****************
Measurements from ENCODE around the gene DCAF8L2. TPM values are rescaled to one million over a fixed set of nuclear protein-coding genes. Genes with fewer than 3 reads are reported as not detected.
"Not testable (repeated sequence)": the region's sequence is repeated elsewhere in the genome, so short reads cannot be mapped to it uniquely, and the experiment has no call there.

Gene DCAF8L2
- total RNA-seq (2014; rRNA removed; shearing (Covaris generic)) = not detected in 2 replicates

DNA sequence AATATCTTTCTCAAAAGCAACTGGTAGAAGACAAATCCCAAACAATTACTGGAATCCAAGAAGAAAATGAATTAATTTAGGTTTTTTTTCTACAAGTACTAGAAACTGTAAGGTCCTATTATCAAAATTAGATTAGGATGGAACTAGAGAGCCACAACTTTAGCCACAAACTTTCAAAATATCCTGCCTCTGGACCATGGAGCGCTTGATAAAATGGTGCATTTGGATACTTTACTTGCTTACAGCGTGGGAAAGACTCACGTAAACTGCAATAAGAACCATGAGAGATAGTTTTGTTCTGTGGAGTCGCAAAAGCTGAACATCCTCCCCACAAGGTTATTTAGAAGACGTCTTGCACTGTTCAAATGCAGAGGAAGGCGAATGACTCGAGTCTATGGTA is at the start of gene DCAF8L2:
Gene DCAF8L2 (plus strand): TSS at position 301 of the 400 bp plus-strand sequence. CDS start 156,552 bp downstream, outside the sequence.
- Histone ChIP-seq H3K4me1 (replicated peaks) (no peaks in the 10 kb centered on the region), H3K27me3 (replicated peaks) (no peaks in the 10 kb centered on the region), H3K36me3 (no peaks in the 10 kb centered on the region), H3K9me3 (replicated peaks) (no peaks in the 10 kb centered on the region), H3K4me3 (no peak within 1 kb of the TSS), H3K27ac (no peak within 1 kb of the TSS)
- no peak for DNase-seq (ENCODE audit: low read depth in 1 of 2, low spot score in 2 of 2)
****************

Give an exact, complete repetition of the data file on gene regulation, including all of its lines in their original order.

Measurements from ENCODE around the gene DCAF8L2. TPM values are rescaled to one million over a fixed set of nuclear protein-coding genes. Genes with fewer than 3 reads are reported as not detected.
"Not testable (repeated sequence)": the region's sequence is repeated elsewhere in the genome, so short reads cannot be mapped to it uniquely, and the experiment has no call there.

Gene DCAF8L2
- total RNA-seq (2014; rRNA removed; shearing (Covaris generic)) = not detected in 2 replicates

DNA sequence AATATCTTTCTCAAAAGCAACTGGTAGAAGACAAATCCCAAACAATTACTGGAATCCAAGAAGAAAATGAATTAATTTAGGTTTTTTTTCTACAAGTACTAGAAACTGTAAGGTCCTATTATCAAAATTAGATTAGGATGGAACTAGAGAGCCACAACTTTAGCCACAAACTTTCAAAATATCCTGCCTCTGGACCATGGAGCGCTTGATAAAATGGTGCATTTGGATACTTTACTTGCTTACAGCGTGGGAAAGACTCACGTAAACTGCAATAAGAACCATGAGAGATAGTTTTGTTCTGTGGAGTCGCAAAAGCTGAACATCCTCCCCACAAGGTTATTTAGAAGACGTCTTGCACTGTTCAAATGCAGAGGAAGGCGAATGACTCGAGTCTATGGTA is at the start of gene DCAF8L2:
Gene DCAF8L2 (plus strand): TSS at position 301 of the 400 bp plus-strand sequence. CDS start 156,552 bp downstream, outside the sequence.
- Histone ChIP-seq H3K4me1 (replicated peaks) (no peaks in the 10 kb centered on the region), H3K27me3 (replicated peaks) (no peaks in the 10 kb centered on the region), H3K36me3 (no peaks in the 10 kb centered on the region), H3K9me3 (replicated peaks) (no peaks in the 10 kb centered on the region), H3K4me3 (no peak within 1 kb of the TSS), H3K27ac (no peak within 1 kb of the TSS)
- no peak for DNase-seq (ENCODE audit: low read depth in 1 of 2, low spot score in 2 of 2)